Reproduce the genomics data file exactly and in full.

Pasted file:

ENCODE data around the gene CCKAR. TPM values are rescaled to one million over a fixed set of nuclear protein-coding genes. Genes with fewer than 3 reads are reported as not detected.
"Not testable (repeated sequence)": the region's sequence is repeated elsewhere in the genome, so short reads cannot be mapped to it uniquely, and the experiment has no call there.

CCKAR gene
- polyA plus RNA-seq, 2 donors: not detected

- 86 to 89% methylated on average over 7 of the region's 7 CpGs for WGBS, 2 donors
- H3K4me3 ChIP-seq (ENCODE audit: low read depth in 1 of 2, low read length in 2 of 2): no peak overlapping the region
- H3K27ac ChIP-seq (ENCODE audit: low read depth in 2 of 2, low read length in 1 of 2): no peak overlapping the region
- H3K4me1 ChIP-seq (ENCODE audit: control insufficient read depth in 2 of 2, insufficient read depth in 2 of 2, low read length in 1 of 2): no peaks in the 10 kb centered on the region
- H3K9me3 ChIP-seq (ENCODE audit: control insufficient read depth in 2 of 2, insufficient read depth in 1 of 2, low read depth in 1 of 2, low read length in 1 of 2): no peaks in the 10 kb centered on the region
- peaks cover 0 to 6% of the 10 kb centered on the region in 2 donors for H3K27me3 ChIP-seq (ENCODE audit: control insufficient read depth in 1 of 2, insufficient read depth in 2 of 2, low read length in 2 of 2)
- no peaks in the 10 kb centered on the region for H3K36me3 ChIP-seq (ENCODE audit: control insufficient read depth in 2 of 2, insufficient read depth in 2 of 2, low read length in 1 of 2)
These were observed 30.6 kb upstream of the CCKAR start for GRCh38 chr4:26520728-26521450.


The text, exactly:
ENCODE data around the gene CCKAR. TPM values are rescaled to one million over a fixed set of nuclear protein-coding genes. Genes with fewer than 3 reads are reported as not detected.
"Not testable (repeated sequence)": the region's sequence is repeated elsewhere in the genome, so short reads cannot be mapped to it uniquely, and the experiment has no call there.

CCKAR gene
- polyA plus RNA-seq, 2 donors: not detected

- 86 to 89% methylated on average over 7 of the region's 7 CpGs for WGBS, 2 donors
- H3K4me3 ChIP-seq (ENCODE audit: low read depth in 1 of 2, low read length in 2 of 2): no peak overlapping the region
- H3K27ac ChIP-seq (ENCODE audit: low read depth in 2 of 2, low read length in 1 of 2): no peak overlapping the region
- H3K4me1 ChIP-seq (ENCODE audit: control insufficient read depth in 2 of 2, insufficient read depth in 2 of 2, low read length in 1 of 2): no peaks in the 10 kb centered on the region
- H3K9me3 ChIP-seq (ENCODE audit: control insufficient read depth in 2 of 2, insufficient read depth in 1 of 2, low read depth in 1 of 2, low read length in 1 of 2): no peaks in the 10 kb centered on the region
- peaks cover 0 to 6% of the 10 kb centered on the region in 2 donors for H3K27me3 ChIP-seq (ENCODE audit: control insufficient read depth in 1 of 2, insufficient read depth in 2 of 2, low read length in 2 of 2)
- no peaks in the 10 kb centered on the region for H3K36me3 ChIP-seq (ENCODE audit: control insufficient read depth in 2 of 2, insufficient read depth in 2 of 2, low read length in 1 of 2)
These were observed 30.6 kb upstream of the CCKAR start for GRCh38 chr4:26520728-26521450.